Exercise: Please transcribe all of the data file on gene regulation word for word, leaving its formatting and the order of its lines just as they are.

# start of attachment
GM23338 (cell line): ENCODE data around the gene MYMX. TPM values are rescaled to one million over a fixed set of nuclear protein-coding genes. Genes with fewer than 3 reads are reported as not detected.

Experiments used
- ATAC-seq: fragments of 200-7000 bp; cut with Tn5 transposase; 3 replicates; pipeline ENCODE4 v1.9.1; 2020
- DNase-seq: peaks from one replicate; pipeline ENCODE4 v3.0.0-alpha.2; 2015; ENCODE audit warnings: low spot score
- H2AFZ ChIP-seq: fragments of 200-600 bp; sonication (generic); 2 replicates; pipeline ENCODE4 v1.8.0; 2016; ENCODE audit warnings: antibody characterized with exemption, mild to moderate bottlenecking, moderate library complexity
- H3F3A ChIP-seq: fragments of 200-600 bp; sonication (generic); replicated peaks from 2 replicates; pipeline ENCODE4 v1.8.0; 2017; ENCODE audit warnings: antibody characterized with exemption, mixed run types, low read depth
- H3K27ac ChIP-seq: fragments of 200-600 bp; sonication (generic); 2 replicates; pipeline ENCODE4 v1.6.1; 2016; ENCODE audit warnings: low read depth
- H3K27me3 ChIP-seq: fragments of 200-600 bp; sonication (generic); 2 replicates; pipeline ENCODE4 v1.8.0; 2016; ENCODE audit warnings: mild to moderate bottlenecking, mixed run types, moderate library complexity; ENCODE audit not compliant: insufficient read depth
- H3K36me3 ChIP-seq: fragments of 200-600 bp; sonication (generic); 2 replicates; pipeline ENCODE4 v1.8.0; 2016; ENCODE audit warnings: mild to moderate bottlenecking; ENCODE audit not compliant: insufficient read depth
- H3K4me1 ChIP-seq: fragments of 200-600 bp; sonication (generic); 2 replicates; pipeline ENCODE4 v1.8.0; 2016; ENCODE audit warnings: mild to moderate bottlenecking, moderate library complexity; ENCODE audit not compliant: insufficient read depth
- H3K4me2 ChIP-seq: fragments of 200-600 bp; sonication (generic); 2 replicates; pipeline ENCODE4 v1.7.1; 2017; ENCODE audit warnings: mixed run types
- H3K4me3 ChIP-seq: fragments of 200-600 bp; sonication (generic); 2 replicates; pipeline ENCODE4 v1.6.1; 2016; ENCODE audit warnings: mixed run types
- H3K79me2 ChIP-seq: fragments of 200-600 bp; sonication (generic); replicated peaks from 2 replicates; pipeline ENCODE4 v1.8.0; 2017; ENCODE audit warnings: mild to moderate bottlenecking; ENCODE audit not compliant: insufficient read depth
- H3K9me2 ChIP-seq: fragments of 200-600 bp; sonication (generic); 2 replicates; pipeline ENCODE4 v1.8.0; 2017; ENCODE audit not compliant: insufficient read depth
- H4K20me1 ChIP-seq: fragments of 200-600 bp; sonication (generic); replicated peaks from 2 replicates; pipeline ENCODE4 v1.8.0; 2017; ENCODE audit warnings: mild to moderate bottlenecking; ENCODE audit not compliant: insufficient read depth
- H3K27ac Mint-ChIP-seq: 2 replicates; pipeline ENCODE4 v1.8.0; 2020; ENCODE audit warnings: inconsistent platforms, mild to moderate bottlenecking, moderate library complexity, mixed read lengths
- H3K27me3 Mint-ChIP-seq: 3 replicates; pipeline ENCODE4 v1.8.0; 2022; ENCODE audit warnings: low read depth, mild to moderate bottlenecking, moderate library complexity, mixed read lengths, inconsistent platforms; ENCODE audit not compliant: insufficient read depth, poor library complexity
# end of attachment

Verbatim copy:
GM23338 (cell line): ENCODE data around the gene MYMX. TPM values are rescaled to one million over a fixed set of nuclear protein-coding genes. Genes with fewer than 3 reads are reported as not detected.

Experiments used
- ATAC-seq: fragments of 200-7000 bp; cut with Tn5 transposase; 3 replicates; pipeline ENCODE4 v1.9.1; 2020
- DNase-seq: peaks from one replicate; pipeline ENCODE4 v3.0.0-alpha.2; 2015; ENCODE audit warnings: low spot score
- H2AFZ ChIP-seq: fragments of 200-600 bp; sonication (generic); 2 replicates; pipeline ENCODE4 v1.8.0; 2016; ENCODE audit warnings: antibody characterized with exemption, mild to moderate bottlenecking, moderate library complexity
- H3F3A ChIP-seq: fragments of 200-600 bp; sonication (generic); replicated peaks from 2 replicates; pipeline ENCODE4 v1.8.0; 2017; ENCODE audit warnings: antibody characterized with exemption, mixed run types, low read depth
- H3K27ac ChIP-seq: fragments of 200-600 bp; sonication (generic); 2 replicates; pipeline ENCODE4 v1.6.1; 2016; ENCODE audit warnings: low read depth
- H3K27me3 ChIP-seq: fragments of 200-600 bp; sonication (generic); 2 replicates; pipeline ENCODE4 v1.8.0; 2016; ENCODE audit warnings: mild to moderate bottlenecking, mixed run types, moderate library complexity; ENCODE audit not compliant: insufficient read depth
- H3K36me3 ChIP-seq: fragments of 200-600 bp; sonication (generic); 2 replicates; pipeline ENCODE4 v1.8.0; 2016; ENCODE audit warnings: mild to moderate bottlenecking; ENCODE audit not compliant: insufficient read depth
- H3K4me1 ChIP-seq: fragments of 200-600 bp; sonication (generic); 2 replicates; pipeline ENCODE4 v1.8.0; 2016; ENCODE audit warnings: mild to moderate bottlenecking, moderate library complexity; ENCODE audit not compliant: insufficient read depth
- H3K4me2 ChIP-seq: fragments of 200-600 bp; sonication (generic); 2 replicates; pipeline ENCODE4 v1.7.1; 2017; ENCODE audit warnings: mixed run types
- H3K4me3 ChIP-seq: fragments of 200-600 bp; sonication (generic); 2 replicates; pipeline ENCODE4 v1.6.1; 2016; ENCODE audit warnings: mixed run types
- H3K79me2 ChIP-seq: fragments of 200-600 bp; sonication (generic); replicated peaks from 2 replicates; pipeline ENCODE4 v1.8.0; 2017; ENCODE audit warnings: mild to moderate bottlenecking; ENCODE audit not compliant: insufficient read depth
- H3K9me2 ChIP-seq: fragments of 200-600 bp; sonication (generic); 2 replicates; pipeline ENCODE4 v1.8.0; 2017; ENCODE audit not compliant: insufficient read depth
- H4K20me1 ChIP-seq: fragments of 200-600 bp; sonication (generic); replicated peaks from 2 replicates; pipeline ENCODE4 v1.8.0; 2017; ENCODE audit warnings: mild to moderate bottlenecking; ENCODE audit not compliant: insufficient read depth
- H3K27ac Mint-ChIP-seq: 2 replicates; pipeline ENCODE4 v1.8.0; 2020; ENCODE audit warnings: inconsistent platforms, mild to moderate bottlenecking, moderate library complexity, mixed read lengths
- H3K27me3 Mint-ChIP-seq: 3 replicates; pipeline ENCODE4 v1.8.0; 2022; ENCODE audit warnings: low read depth, mild to moderate bottlenecking, moderate library complexity, mixed read lengths, inconsistent platforms; ENCODE audit not compliant: insufficient read depth, poor library complexity